|The majority of striking taxi drivers in a central China city had resumed work Friday after the government promised to deal with their protest against illegal competition from physically disabled drivers.
Cabs were seen running in downtown Chenzhou City and the municipal government said almost 70 percent of the city's 1,000 licensed cabbies were taking passengers as of 10 p.m.
The government said officials were still trying to persuade some of the remaining 300-odd drivers to return to work as soon as possible.
No gatherings of striking taxi drivers were seen in public Friday.
Hundreds of taxi drivers went on strike Thursday in Chenzhou to protest illegal competition from handicapped people who use their own vehicles to carry passengers for profit without approval by authorities or paying any fees.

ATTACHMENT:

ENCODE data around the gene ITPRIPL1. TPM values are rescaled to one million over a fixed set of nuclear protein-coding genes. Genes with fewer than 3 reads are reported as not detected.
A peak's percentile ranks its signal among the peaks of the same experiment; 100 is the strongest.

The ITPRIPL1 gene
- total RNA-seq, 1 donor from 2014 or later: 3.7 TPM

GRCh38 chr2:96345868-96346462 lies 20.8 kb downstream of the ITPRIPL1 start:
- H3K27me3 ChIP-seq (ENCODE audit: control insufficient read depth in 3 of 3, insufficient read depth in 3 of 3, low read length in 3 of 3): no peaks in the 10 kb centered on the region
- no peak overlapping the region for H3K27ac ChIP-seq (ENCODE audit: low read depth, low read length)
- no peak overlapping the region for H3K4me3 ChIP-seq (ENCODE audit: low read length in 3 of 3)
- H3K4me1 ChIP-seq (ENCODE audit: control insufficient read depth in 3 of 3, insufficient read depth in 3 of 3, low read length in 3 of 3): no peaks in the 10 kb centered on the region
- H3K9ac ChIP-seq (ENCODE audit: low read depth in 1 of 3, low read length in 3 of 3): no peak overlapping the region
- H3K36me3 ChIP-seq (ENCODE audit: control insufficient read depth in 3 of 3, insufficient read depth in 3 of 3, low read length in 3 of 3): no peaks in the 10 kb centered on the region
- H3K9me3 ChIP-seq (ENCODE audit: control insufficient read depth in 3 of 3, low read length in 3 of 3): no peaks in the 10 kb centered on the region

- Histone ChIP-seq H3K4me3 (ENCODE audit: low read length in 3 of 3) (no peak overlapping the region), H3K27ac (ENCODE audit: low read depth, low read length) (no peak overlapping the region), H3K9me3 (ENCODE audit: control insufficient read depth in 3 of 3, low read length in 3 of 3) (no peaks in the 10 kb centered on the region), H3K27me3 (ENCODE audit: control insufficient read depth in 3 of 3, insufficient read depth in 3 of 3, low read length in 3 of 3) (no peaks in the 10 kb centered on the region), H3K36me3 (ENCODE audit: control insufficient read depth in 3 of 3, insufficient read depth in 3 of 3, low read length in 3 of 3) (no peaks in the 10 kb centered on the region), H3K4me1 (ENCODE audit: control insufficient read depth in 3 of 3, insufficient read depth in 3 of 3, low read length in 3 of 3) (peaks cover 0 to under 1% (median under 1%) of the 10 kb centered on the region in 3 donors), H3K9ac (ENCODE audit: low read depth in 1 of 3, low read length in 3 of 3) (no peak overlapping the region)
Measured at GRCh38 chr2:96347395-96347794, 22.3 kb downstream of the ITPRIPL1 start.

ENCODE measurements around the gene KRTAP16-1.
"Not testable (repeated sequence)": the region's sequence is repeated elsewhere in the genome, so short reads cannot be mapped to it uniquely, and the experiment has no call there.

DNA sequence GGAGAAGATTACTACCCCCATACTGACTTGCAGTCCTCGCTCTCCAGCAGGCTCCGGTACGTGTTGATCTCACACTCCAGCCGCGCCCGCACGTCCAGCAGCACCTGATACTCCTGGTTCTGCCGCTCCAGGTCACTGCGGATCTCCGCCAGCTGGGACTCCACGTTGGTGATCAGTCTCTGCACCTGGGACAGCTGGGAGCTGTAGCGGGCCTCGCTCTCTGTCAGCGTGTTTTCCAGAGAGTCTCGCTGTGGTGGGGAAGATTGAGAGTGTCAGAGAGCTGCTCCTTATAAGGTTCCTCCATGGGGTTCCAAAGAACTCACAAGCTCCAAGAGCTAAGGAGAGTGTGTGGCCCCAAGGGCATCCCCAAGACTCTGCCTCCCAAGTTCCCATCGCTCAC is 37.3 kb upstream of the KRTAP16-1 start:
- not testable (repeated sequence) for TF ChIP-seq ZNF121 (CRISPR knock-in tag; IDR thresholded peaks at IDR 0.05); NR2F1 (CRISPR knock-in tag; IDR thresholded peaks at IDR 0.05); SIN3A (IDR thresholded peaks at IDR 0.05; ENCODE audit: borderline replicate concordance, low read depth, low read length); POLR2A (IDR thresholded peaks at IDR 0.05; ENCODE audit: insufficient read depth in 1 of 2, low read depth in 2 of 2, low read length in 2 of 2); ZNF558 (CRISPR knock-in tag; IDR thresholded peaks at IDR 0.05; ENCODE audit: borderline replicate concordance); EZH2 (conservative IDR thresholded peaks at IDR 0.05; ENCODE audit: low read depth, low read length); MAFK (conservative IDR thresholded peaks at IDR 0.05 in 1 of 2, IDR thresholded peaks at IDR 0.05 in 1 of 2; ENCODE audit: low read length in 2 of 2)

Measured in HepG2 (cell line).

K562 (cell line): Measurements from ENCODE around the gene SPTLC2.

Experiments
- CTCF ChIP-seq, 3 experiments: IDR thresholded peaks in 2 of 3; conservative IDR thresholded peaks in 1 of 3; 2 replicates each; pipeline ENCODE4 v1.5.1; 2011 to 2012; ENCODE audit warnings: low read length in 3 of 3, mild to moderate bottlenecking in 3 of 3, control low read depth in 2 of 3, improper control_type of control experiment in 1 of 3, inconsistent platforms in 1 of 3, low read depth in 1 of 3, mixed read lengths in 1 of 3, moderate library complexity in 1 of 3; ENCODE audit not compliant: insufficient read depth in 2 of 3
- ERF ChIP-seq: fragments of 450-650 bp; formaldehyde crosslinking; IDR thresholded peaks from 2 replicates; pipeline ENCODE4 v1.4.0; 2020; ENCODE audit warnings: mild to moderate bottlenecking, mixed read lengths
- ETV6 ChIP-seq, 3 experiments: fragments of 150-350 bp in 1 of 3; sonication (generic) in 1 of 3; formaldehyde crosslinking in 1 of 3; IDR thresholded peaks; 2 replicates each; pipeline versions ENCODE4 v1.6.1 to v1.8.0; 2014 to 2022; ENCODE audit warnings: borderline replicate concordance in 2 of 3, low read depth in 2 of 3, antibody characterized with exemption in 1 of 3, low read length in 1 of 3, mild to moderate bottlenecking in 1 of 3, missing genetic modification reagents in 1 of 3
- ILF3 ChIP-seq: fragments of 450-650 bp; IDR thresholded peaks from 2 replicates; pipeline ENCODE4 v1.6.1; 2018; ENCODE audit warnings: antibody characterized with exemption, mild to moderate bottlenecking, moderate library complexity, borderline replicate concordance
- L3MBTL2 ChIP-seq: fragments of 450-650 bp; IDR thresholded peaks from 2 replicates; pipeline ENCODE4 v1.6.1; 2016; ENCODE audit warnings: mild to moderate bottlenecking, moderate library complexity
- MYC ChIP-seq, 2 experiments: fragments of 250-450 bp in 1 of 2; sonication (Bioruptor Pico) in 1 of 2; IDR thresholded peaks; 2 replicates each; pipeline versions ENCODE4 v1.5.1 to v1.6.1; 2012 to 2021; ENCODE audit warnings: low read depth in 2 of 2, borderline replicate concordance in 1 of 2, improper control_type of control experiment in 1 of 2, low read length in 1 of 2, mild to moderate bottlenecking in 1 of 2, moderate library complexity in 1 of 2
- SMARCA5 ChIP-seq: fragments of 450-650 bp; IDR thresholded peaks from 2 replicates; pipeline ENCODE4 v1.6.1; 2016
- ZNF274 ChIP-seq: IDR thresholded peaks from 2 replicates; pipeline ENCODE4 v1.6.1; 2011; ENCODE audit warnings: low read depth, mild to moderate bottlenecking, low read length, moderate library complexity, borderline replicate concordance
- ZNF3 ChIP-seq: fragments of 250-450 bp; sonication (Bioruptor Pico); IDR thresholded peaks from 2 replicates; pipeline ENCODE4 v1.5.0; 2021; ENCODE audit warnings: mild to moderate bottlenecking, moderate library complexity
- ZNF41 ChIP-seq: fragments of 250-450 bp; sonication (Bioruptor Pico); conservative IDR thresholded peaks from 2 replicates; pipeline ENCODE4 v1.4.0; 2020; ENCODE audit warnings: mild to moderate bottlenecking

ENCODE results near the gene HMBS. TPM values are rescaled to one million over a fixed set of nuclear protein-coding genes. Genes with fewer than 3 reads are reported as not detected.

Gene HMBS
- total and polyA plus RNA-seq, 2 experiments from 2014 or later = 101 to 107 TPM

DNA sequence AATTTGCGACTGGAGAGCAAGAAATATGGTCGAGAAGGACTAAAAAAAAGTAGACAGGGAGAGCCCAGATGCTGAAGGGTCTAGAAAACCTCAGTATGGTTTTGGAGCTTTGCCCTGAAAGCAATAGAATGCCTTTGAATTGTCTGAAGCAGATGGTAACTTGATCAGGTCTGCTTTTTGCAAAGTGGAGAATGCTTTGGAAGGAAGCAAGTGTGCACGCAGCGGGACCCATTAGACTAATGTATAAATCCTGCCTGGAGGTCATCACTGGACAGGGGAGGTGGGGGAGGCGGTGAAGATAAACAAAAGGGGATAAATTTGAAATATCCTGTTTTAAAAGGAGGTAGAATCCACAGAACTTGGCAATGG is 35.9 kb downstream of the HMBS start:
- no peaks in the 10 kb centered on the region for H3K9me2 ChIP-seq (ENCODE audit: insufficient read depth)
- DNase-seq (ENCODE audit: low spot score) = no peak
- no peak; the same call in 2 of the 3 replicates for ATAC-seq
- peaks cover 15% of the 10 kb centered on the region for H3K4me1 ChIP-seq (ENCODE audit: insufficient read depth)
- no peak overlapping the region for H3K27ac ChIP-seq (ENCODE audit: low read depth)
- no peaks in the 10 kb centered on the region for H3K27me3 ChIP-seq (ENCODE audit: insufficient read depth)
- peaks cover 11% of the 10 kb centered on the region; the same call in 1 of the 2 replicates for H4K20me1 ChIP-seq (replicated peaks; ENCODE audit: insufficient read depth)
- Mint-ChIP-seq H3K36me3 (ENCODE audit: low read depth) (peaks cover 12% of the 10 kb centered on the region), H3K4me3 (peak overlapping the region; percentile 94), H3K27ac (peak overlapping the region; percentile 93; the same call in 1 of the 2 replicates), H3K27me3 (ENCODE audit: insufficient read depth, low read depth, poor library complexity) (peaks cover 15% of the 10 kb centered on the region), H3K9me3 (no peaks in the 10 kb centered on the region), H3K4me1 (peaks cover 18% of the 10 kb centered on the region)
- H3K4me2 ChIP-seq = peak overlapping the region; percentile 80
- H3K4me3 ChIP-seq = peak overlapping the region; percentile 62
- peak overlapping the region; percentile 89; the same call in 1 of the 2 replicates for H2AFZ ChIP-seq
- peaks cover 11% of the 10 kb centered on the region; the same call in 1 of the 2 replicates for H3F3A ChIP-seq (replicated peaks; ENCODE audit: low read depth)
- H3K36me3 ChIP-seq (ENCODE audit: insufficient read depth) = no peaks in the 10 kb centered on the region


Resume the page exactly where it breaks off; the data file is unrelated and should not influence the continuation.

Many returned to work Thursday afternoon after Chenzhou Mayor Xiang Lili promised to crack down on the illegal business during a meeting with some 30 representatives of the striking drivers.
An estimated 180 handicapped people or more have used vehicles that they bought themselves to earn money by carrying passengers.
The drivers also complained about high rental fees charged by taxi companies and relative authorities.
A crack-down against unlicensed drivers was launched on Thursday to stamp out all illegal transportation business in the city.
The city government said an investigation team comprising officers of price, fiscal, audit, supervision, city management, industrial and commerce authorities would begin to investigate the administration fees for taxis in the city on Saturday.
China has seen a series of taxi strikes over the past year as drivers complained mainly about unlicensed competition and rising rental fees.